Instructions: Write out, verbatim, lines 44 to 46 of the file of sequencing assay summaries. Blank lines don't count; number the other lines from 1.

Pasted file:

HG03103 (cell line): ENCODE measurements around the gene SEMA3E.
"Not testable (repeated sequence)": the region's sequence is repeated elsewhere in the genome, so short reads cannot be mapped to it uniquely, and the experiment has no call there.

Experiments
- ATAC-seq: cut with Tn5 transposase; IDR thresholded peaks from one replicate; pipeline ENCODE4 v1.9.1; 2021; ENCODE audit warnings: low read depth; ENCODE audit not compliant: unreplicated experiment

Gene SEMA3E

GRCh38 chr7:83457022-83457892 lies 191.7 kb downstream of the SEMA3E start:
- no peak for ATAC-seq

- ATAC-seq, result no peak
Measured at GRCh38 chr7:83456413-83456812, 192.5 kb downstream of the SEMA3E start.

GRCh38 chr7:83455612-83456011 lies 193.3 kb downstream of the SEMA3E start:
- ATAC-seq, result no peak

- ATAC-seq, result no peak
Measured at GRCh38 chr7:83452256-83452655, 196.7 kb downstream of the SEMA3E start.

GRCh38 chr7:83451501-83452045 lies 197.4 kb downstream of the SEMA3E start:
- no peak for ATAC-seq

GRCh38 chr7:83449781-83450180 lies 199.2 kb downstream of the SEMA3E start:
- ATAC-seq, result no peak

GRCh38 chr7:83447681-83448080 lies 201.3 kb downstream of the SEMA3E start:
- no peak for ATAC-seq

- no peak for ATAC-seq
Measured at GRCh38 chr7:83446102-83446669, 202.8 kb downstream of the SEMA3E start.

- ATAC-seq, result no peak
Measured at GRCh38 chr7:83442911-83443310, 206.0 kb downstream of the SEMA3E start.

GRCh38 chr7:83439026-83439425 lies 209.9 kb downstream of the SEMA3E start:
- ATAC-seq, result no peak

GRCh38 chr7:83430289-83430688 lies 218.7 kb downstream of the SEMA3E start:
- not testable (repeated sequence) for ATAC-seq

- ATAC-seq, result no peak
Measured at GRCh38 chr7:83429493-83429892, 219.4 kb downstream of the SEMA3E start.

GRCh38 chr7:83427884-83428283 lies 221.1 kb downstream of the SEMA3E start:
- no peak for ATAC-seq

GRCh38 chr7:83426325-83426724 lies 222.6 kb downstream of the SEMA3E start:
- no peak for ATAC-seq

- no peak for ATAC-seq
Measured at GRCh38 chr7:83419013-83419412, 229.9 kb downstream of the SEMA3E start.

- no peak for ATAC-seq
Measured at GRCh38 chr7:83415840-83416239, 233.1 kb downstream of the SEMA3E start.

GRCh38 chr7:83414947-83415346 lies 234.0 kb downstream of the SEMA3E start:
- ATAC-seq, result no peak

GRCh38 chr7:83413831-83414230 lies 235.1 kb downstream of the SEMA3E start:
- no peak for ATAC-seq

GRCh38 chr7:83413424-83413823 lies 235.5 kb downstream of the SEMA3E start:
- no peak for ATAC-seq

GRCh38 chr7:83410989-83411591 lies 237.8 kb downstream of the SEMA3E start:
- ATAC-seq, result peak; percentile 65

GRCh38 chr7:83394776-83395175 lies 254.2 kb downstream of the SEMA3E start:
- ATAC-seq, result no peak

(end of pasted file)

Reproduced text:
GRCh38 chr7:83410989-83411591 lies 237.8 kb downstream of the SEMA3E start:
- ATAC-seq, result peak; percentile 65

GRCh38 chr7:83394776-83395175 lies 254.2 kb downstream of the SEMA3E start: